Original Research

Decolonising Western missionaries’ mission theology and practice in Ghanaian church history: A Pentecostal approach

Peter White
In die Skriflig/In Luce Verbi | Vol 51, No 1 | a2233 | DOI: https://doi.org/10.4102/ids.v51i1.2233 | © 2017 Peter White | This work is licensed under CC Attribution 4.0
Submitted: 06 January 2017 | Published: 28 June 2017

About the author(s)

Peter White, Department of Science of Religion and Missiology, Faculty of Theology, University of Pretoria, South Africa


The term missional is meant to refer fundamentally to the missio Dei, just as the term missionary does. Missiology is the systematic study of all aspects of mission. It encompasses the historical origin of the churches, their growth, successes and failures. It pays attention to the methodology and context for mission. Ghanaian church history gives us a clear picture of the massive developmental contribution the Western missionaries have made in the social, educational and economic life of Ghana. Although the Western missionaries did very well in meeting the social and economic needs of Ghanaians, they were, however, unable to make a significant and lasting impact on the religious level – mainly because they did not address the traditional worldview of Ghanaians – a worldview embedded in the belief in spirits. This therefore caused some African Christians to seek for an African identity as far as Christianity is concerned. In the light of the search for African Christian identity and mission theology, this article discusses how Pentecostalism has been used as a tool for decolonising Western missionaries’ mission theology and practice in the Ghanaian context. The article discusses Pentecostalism in Ghana, Western missional theology and practices in their missionary activities in Ghana, as well as Ghanaian Pentecostals’ approach to decolonisation of Western mission theology.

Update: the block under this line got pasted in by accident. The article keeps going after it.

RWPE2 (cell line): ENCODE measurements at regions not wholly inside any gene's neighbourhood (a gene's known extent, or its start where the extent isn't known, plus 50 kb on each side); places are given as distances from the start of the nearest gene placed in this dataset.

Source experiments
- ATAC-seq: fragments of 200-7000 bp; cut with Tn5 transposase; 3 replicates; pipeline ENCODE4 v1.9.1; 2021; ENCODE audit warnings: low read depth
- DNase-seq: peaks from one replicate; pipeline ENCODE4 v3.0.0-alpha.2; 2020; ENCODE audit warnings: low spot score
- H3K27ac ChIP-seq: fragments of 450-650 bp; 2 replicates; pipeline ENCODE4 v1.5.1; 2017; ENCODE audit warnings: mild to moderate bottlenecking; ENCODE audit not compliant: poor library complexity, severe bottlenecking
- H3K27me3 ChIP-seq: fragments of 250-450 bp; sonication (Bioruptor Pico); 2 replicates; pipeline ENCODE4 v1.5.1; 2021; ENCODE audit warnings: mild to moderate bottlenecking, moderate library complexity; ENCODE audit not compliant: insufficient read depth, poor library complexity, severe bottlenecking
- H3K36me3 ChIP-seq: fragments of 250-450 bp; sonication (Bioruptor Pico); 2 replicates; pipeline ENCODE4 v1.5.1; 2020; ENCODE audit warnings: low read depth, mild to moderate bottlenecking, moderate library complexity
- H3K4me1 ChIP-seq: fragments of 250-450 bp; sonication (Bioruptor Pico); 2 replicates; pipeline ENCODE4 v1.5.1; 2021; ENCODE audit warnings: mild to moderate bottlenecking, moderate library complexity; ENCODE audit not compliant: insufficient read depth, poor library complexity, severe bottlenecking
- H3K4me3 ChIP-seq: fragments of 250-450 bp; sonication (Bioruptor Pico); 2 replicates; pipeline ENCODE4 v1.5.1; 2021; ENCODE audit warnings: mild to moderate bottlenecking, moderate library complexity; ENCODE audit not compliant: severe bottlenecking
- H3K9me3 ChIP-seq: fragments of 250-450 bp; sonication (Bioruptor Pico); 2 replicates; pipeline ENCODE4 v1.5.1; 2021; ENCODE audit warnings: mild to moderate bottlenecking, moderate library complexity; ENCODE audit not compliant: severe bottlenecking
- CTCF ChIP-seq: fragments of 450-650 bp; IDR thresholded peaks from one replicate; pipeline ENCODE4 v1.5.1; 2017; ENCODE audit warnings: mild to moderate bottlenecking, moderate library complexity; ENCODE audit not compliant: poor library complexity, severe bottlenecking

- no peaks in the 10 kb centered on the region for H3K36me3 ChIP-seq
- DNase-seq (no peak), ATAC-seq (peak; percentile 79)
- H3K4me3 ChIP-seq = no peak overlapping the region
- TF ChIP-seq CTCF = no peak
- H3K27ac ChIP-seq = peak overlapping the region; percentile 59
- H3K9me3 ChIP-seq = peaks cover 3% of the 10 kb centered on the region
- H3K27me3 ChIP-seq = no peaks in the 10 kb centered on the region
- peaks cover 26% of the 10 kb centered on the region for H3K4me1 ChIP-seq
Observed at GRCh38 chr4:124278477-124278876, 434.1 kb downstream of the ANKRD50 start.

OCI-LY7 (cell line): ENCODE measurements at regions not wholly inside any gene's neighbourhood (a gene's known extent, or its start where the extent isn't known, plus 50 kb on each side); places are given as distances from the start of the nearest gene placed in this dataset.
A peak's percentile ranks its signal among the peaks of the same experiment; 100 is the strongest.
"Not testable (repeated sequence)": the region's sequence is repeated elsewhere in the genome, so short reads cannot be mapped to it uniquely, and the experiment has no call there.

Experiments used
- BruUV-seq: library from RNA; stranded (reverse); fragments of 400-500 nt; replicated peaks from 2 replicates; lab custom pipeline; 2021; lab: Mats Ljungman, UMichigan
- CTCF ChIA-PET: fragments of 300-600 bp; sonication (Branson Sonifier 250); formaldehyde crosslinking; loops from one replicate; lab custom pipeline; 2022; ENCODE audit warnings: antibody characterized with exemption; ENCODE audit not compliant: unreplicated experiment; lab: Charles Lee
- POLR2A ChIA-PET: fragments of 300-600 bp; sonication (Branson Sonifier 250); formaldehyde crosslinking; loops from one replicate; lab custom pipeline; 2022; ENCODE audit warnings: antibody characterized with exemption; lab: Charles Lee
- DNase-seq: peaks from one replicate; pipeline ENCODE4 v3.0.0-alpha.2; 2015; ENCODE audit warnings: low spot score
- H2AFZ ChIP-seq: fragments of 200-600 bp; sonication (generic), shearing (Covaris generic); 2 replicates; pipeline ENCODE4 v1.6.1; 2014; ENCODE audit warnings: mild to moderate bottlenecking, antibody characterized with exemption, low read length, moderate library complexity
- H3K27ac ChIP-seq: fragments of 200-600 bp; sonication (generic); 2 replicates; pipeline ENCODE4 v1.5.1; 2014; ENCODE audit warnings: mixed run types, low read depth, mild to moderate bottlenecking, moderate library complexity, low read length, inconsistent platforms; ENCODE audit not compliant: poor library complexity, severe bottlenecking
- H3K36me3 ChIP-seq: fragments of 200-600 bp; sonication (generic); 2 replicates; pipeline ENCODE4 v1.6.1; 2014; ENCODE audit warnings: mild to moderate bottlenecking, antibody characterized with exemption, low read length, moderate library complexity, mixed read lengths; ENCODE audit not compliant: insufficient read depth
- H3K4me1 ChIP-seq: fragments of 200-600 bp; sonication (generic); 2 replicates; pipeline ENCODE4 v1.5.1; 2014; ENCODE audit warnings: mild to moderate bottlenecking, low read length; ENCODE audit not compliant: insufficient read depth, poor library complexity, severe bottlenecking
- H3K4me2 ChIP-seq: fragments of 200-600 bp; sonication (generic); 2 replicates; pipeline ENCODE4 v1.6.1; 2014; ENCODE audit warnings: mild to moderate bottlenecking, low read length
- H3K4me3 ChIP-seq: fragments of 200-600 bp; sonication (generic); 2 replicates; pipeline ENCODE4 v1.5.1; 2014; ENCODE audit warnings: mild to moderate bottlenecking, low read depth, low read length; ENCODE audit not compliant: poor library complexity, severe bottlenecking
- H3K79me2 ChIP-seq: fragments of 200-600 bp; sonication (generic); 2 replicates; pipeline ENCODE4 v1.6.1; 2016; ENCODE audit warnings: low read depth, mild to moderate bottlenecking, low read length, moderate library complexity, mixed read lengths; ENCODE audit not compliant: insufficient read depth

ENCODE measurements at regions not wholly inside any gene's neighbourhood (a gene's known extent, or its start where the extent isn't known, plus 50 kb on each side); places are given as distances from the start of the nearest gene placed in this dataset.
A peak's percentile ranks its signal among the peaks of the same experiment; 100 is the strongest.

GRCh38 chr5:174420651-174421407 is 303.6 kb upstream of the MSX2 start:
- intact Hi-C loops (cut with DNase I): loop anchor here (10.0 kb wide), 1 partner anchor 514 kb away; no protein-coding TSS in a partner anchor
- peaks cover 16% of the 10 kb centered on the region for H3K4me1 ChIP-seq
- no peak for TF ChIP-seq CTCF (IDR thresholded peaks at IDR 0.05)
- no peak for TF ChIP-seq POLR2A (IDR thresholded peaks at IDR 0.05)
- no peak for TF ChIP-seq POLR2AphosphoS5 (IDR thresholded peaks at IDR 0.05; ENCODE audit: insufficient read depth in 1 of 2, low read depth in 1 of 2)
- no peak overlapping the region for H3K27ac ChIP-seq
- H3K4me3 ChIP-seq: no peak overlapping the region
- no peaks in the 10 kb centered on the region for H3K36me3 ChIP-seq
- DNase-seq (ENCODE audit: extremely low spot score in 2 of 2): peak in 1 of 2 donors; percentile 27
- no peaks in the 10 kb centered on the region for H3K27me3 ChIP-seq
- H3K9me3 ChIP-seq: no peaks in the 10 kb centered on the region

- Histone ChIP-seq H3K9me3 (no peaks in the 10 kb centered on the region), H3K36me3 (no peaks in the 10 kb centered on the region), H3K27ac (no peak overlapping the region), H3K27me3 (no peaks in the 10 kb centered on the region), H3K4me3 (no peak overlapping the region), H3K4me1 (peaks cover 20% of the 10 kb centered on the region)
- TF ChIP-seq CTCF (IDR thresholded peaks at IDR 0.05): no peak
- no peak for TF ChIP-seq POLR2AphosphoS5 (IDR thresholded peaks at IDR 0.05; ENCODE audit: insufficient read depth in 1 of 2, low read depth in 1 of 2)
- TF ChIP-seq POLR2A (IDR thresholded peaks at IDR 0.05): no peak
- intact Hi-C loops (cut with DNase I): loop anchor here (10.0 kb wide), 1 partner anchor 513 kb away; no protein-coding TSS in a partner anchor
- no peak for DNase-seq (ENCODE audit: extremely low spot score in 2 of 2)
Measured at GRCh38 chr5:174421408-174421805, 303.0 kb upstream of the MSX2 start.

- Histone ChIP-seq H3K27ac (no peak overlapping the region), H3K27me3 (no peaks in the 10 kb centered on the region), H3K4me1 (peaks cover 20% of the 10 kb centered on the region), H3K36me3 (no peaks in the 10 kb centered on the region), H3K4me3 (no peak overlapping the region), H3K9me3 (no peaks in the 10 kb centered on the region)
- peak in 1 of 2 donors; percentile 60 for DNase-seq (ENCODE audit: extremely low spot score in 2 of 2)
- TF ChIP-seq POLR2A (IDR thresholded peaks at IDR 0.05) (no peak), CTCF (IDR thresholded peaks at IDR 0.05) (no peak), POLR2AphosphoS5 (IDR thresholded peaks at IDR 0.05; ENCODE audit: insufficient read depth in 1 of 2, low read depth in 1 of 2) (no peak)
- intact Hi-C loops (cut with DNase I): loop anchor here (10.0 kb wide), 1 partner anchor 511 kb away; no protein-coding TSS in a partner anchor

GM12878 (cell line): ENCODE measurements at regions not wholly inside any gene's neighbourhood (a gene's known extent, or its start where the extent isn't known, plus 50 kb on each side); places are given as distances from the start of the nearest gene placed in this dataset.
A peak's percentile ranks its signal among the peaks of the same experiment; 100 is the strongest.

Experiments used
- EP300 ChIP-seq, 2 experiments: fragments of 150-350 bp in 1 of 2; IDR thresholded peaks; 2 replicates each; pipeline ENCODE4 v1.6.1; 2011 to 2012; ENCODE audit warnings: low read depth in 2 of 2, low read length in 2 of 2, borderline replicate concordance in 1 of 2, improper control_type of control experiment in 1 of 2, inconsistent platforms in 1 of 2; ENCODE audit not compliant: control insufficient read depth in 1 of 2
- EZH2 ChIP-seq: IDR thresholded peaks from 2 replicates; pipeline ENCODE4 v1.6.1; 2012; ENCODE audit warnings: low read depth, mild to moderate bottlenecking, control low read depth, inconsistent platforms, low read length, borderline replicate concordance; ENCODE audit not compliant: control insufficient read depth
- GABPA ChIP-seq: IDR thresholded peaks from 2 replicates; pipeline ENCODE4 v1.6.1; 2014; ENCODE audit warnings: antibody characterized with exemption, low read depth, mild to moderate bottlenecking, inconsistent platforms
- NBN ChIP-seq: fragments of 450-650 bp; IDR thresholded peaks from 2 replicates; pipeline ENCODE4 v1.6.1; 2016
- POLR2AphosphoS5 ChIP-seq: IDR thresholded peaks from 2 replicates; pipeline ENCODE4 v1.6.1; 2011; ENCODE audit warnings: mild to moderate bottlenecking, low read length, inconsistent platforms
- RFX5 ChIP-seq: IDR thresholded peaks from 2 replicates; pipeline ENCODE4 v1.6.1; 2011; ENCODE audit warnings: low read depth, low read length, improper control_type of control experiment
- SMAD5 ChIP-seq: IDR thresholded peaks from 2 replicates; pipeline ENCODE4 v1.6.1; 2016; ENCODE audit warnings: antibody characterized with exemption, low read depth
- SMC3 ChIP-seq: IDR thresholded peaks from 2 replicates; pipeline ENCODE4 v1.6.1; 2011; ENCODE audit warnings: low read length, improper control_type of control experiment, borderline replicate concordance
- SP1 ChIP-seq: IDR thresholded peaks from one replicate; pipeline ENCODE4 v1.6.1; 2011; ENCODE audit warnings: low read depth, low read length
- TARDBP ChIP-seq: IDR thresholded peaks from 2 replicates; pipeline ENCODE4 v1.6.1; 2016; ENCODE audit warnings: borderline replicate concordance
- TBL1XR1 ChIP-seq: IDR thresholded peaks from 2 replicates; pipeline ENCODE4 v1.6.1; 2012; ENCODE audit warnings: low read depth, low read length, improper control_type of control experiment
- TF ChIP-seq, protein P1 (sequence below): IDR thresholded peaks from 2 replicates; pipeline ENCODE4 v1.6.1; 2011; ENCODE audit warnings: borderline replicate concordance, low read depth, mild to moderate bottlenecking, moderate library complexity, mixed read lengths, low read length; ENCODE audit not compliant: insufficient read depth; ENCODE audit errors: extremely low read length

Western missionaries; mission theology and practice; Ghanaian church history; Pentecostalism in Ghana; Decolonisation of Western mission Theology.


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